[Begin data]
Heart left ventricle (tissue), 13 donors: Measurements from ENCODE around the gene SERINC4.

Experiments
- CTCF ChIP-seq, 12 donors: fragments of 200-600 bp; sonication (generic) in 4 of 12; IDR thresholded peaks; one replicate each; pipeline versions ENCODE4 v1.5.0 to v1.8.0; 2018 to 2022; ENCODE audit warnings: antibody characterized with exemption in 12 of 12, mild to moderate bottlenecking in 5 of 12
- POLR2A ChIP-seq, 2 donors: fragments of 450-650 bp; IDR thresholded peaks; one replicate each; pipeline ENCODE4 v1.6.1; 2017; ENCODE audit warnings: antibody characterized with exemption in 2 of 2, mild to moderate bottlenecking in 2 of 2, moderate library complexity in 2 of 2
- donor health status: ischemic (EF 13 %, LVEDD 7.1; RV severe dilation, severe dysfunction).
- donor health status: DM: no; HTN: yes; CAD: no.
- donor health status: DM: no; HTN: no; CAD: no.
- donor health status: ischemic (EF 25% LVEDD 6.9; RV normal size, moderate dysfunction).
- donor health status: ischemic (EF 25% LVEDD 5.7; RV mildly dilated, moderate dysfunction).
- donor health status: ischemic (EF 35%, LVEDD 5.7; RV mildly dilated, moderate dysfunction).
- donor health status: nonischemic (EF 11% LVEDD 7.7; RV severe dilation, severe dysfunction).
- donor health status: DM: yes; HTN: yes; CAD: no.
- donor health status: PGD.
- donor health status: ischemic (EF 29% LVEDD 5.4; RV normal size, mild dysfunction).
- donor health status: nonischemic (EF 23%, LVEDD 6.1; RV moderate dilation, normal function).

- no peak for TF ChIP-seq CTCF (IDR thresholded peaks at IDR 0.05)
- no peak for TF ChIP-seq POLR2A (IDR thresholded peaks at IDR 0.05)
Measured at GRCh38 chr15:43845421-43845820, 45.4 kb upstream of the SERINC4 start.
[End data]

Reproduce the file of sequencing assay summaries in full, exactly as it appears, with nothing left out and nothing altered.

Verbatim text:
Heart left ventricle (tissue), 13 donors: Measurements from ENCODE around the gene SERINC4.

Experiments
- CTCF ChIP-seq, 12 donors: fragments of 200-600 bp; sonication (generic) in 4 of 12; IDR thresholded peaks; one replicate each; pipeline versions ENCODE4 v1.5.0 to v1.8.0; 2018 to 2022; ENCODE audit warnings: antibody characterized with exemption in 12 of 12, mild to moderate bottlenecking in 5 of 12
- POLR2A ChIP-seq, 2 donors: fragments of 450-650 bp; IDR thresholded peaks; one replicate each; pipeline ENCODE4 v1.6.1; 2017; ENCODE audit warnings: antibody characterized with exemption in 2 of 2, mild to moderate bottlenecking in 2 of 2, moderate library complexity in 2 of 2
- donor health status: ischemic (EF 13 %, LVEDD 7.1; RV severe dilation, severe dysfunction).
- donor health status: DM: no; HTN: yes; CAD: no.
- donor health status: DM: no; HTN: no; CAD: no.
- donor health status: ischemic (EF 25% LVEDD 6.9; RV normal size, moderate dysfunction).
- donor health status: ischemic (EF 25% LVEDD 5.7; RV mildly dilated, moderate dysfunction).
- donor health status: ischemic (EF 35%, LVEDD 5.7; RV mildly dilated, moderate dysfunction).
- donor health status: nonischemic (EF 11% LVEDD 7.7; RV severe dilation, severe dysfunction).
- donor health status: DM: yes; HTN: yes; CAD: no.
- donor health status: PGD.
- donor health status: ischemic (EF 29% LVEDD 5.4; RV normal size, mild dysfunction).
- donor health status: nonischemic (EF 23%, LVEDD 6.1; RV moderate dilation, normal function).

- no peak for TF ChIP-seq CTCF (IDR thresholded peaks at IDR 0.05)
- no peak for TF ChIP-seq POLR2A (IDR thresholded peaks at IDR 0.05)
Measured at GRCh38 chr15:43845421-43845820, 45.4 kb upstream of the SERINC4 start.